3. What are examples of how some common accommodation requests could be handled?

Common requests tend to fall in the categories of attendance, telecommuting, and modification of work schedules. Regular attendance at work is generally found to be an essential function of most jobs. This is because an employee who does not attend work is unable to perform any job functions, essential or otherwise. However, employers must reasonably accommodate an employee’s disability, which could include changing work schedules. Telecommuting may be a reasonable accommodation depending on the circumstances, but not where job functions cannot be done at home. It is important to note that the EEOC has noted that the ADA does not require an employer to permit an employee to telework as an accommodation to protect a family member with a disability from potential COVID-19 exposure. In telecommuting cases interpreting the ADA, the focus is generally on the nature of the work performed and on an employer’s preference for having workers physically present. If employees without disabilities are permitted to telecommute (regardless of the reason), an employer may have difficulty contending that is not an option for an employee with a disability with the same job. The EEOC has recognized that telecommuting is a form of reasonable accommodation and has provided guidance for employers and employees. 

Key Takeaway: The COVID pandemic profoundly disrupted people’s personal and professional lives in ways that may have long-lasting impact on beliefs, perceptions, and feelings about work itself, the physical workspace, and the overall workplace environment. While employers may acknowledge these changes that employees and applicants may be experiencing, employers are not required to accommodate an employee or applicant’s hesitation of returning to the workplace or commuting to and from the workplace – whether caused by personal experience, sociopolitical factors, or ideological decisions. 

 

4. What can employers do to help supervisors involved in accommodation requests?

Training managers or supervisors is important because they are often the first point of contact for most employees. This is important so that managers recognize requests for accommodation that may not be clearly articulated. Managers and supervisors should be instructed on what to listen for in meetings with employees, how to identify potential requests for accommodations, and that Human Resources should be alerted when an accommodation request is made to them. In general, it is the employee’s responsibility to inform their supervisor that they need an accommodation, whether COVID-related or not. A supervisor is generally not required to provide reasonable accommodations if they are not aware of the employee’s need for the accommodation. However, the EEOC’s guidance suggests that accommodation should be provided without request if the employer knows that the employee has a disability.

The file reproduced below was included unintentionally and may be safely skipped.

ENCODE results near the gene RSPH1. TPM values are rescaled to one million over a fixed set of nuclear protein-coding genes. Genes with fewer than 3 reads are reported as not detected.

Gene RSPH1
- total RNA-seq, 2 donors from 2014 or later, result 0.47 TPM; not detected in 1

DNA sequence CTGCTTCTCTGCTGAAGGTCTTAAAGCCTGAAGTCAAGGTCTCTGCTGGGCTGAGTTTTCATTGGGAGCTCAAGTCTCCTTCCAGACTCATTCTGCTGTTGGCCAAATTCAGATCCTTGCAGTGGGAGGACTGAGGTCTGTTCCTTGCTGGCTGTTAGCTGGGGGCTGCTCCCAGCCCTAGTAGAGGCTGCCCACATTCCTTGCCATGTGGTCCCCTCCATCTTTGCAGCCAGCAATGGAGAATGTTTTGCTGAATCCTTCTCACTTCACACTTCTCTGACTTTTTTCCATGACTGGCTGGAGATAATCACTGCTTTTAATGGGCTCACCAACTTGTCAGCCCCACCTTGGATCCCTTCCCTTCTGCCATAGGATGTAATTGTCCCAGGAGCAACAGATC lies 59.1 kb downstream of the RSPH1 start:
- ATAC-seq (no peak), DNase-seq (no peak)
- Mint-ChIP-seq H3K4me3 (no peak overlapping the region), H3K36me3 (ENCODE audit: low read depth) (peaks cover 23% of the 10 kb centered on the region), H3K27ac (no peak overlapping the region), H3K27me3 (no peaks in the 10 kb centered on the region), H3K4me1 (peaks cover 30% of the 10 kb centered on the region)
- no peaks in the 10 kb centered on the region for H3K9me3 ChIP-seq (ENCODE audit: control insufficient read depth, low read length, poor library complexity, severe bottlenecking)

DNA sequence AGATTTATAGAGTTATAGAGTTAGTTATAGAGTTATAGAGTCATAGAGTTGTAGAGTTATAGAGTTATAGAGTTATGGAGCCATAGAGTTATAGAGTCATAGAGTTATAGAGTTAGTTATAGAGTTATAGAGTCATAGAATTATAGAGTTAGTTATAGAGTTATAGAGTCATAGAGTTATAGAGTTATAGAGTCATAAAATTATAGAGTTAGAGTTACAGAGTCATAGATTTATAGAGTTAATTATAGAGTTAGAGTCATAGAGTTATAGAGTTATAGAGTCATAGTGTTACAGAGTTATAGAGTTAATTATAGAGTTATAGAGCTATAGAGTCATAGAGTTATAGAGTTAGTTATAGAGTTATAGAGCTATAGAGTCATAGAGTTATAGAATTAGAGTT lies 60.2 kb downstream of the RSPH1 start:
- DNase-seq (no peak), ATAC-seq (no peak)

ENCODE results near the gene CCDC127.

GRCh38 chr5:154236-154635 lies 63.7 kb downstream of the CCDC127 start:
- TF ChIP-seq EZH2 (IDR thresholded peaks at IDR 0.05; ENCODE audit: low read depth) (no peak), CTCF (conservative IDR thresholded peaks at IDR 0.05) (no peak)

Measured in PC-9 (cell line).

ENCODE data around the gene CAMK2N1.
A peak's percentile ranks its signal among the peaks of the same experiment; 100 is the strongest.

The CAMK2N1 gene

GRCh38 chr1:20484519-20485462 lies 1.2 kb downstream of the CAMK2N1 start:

Key Takeaway: Employers should review policies and procedures and make necessary updates to ensure they accurately reflect the current legal authority and specifically identify individuals who employees should contact if they have questions.

 

5. What other laws or regulations should be considered?

The EEOC enforces numerous workplace anti-discrimination laws, including the Americans with Disabilities Act (ADA), but these anti-discrimination laws do not interfere with or prevent employers from following the guidelines and suggestions made by the CDC or state/local public health authorities. Employers need to check for other obligations that may exist under state or local law, particularly through legislation, a governor’s executive order, or agency guidance regarding temporary or permanent protections related to the COVID-19 pandemic.


About McDonald Carano

McDonald Carano has been shaping Nevada’s legal, business, and policy landscape since our founding in 1949. With more than 60 lawyers and government affairs professionals working from offices in Las Vegas, Reno and Carson City, we are Nevada’s law firm for business. Our local, national and global clients include Fortune 500 corporations, fast-growth and mid-market companies, entrepreneurs and startups, non-profit organizations, government entities, and high-net-worth individuals. Our attorneys deliver cross-discipline, one-stop, commercial law and government affairs counsel. Our dedication to clients, innovative thinking and practical solutions based in sound business and legal judgments are at the heart of our practice. For more information, please visit mcdonaldcarano.com or send an email to info@mcdonaldcarano.com.